My second new client on Monday requested a basic muay Thai course for a creative way to improve overall fitness. Today we looked at footwork as well as basic defences to the head and body as well as the jab, the cross and the teep.
The lesson began with dynamic stretching and muscle activation exercises before we moved onto the basic guard and footwork. There are different types of muay Thai guards, but the basic one I was taught is an even, parallel hand position held high with the shoulders rounded and the chin tucked in and the torse held firm. The stance is square-on with the hips pointed towards the opponent. Unlike boxing stances there isn’t so much weight put onto the front foot which needs to be easily lifted whilst retaining balance. The elbows are tucked in, although nak muays tend to flare them more than western boxers due to the goading nature of muay Thai that invites attacks to create opportunities. A final note on the guard position: the arms and hands need to be firm but active and should not be static.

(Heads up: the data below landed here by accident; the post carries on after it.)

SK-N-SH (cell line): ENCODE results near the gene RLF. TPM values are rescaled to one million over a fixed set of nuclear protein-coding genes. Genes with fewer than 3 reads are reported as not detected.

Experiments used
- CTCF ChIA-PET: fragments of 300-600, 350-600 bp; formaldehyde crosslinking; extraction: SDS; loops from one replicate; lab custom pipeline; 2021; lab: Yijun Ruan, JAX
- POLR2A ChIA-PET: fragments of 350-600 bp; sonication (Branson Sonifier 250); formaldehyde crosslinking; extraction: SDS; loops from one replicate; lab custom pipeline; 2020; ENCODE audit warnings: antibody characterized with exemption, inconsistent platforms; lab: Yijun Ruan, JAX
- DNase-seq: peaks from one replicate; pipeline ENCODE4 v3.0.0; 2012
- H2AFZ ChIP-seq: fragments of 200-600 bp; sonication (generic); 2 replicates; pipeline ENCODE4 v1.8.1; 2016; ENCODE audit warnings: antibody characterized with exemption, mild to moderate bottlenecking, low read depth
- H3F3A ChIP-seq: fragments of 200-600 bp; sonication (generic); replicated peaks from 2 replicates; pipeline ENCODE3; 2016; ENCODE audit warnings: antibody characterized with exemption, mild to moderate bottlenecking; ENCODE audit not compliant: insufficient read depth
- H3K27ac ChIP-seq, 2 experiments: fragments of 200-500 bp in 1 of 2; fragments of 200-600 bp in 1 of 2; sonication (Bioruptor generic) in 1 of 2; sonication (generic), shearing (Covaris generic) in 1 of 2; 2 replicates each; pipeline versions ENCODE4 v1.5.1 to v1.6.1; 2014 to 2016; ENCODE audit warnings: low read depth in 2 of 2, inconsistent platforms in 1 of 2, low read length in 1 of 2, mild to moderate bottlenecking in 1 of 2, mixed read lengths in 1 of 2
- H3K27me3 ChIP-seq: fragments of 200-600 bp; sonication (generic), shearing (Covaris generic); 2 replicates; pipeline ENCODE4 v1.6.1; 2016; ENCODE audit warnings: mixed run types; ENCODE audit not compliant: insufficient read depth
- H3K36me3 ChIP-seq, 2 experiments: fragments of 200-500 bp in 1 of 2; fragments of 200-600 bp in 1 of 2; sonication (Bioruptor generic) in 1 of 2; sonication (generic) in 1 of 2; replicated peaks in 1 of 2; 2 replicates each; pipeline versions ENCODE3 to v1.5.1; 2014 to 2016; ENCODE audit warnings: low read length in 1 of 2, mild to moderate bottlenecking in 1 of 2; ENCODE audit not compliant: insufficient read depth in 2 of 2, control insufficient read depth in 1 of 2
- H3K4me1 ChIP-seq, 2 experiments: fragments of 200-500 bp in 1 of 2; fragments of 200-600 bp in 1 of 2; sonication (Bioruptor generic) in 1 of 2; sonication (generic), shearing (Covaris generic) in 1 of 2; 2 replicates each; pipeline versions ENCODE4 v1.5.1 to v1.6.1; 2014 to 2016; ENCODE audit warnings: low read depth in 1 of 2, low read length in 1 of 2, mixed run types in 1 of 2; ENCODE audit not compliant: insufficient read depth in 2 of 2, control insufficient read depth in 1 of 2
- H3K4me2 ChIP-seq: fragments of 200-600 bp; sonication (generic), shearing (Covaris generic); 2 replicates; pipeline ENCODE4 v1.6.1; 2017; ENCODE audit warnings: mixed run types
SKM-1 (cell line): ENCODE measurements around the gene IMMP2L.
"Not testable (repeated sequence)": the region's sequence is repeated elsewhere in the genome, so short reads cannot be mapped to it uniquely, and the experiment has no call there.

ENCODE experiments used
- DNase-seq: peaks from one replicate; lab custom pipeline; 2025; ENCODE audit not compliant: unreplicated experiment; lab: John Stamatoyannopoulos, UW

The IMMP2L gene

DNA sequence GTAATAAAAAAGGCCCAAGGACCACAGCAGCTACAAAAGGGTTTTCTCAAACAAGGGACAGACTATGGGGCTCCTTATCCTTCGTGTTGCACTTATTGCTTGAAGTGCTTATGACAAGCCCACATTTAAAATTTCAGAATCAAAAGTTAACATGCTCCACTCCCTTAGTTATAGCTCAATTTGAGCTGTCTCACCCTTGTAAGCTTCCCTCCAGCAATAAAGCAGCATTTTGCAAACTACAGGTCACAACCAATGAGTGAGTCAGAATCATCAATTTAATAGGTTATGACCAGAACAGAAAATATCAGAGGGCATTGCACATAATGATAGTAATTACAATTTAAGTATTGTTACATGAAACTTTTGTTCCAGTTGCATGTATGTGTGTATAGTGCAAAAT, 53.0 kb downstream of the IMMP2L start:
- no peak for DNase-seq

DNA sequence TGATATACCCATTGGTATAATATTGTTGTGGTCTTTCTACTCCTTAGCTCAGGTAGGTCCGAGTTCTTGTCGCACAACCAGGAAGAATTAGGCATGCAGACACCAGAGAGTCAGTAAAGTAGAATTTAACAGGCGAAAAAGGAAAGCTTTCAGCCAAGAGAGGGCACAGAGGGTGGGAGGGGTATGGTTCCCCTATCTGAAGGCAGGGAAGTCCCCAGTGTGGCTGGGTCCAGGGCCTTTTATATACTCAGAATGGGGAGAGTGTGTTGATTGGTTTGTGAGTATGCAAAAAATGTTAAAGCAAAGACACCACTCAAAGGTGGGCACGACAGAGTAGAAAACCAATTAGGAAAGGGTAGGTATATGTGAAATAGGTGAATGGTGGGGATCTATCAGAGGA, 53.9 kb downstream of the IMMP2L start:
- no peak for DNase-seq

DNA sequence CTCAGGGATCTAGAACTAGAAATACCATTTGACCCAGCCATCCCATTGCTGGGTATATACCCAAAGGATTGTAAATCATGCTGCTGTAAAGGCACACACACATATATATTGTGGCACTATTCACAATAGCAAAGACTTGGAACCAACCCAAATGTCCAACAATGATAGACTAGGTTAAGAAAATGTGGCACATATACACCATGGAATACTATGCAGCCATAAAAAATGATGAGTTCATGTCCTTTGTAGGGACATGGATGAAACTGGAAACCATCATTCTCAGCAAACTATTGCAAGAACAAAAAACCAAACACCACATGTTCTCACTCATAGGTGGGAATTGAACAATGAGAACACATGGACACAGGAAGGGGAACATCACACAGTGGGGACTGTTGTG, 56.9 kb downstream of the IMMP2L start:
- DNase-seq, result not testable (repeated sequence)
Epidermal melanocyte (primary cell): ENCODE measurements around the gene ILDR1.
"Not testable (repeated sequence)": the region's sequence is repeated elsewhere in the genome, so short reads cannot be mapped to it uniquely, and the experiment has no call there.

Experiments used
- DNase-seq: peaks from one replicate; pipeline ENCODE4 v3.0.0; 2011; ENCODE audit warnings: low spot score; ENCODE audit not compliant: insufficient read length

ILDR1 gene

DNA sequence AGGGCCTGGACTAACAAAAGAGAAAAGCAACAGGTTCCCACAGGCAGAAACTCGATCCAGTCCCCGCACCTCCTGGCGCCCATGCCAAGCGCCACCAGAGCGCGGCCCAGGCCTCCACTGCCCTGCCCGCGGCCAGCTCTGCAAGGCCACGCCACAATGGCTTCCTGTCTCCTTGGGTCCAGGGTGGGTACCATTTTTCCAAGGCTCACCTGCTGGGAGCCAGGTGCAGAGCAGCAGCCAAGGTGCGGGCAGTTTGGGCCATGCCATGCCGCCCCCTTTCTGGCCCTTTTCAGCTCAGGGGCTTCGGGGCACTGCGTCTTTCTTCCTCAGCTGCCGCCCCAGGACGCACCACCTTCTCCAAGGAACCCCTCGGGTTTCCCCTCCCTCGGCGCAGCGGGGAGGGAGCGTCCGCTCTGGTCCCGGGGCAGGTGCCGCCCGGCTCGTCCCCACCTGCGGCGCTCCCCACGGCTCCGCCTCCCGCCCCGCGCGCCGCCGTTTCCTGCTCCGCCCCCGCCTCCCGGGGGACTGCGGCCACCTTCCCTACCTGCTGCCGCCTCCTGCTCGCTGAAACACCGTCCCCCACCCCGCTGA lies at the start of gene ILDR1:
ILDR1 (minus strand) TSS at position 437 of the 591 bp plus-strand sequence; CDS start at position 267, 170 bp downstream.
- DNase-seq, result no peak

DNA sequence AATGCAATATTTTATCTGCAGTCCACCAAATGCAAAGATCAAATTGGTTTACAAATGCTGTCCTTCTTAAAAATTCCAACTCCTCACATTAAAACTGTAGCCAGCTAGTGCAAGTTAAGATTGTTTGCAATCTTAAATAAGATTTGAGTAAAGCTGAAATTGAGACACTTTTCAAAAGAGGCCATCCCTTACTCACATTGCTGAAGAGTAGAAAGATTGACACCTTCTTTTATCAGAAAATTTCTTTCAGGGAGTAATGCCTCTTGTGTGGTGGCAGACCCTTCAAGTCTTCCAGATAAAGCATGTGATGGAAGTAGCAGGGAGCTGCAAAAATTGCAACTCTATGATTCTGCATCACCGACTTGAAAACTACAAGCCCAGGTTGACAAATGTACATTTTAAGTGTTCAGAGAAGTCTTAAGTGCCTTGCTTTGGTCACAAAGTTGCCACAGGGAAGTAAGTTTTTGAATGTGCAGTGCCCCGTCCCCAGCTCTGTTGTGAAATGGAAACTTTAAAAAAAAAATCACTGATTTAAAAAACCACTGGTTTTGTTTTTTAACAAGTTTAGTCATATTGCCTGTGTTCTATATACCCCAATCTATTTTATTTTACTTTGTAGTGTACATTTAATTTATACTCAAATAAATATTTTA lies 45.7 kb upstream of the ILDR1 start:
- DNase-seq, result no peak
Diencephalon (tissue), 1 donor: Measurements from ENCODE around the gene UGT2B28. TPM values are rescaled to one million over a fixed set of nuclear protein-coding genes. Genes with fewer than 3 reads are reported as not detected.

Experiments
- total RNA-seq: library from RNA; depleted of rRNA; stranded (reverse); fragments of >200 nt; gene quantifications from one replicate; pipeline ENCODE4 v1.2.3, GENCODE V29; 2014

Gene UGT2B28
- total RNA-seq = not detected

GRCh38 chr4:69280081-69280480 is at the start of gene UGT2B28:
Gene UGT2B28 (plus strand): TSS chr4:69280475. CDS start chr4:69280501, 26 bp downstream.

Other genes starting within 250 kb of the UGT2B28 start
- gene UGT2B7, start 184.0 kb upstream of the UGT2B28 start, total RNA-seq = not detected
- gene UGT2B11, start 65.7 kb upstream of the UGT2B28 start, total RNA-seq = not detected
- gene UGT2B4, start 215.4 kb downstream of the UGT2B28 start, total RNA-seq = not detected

We moved through the forward, backward, lateral and pivot steps with the guard and then moved onto some basic blocks. We used a sequence of cover, left high, right high, left body and right body blocks to defend straight punches, uppercuts, hooks and shovel hooks. These were then paired with the footwork which were trained as solo drills before being applied. I then brought in slips and rolling. Rolling in muay Thai is a very short dip compared to even the most conservative of boxing styles due to the risk of getting hit by knee strikes.
I then introduced the jab and the cross that were layered onto the previous material. Finally, the teep was brought in. I mainly focused on the lead teep but also used the rear teep during the last exercise – a three minute round of Thai pad-work.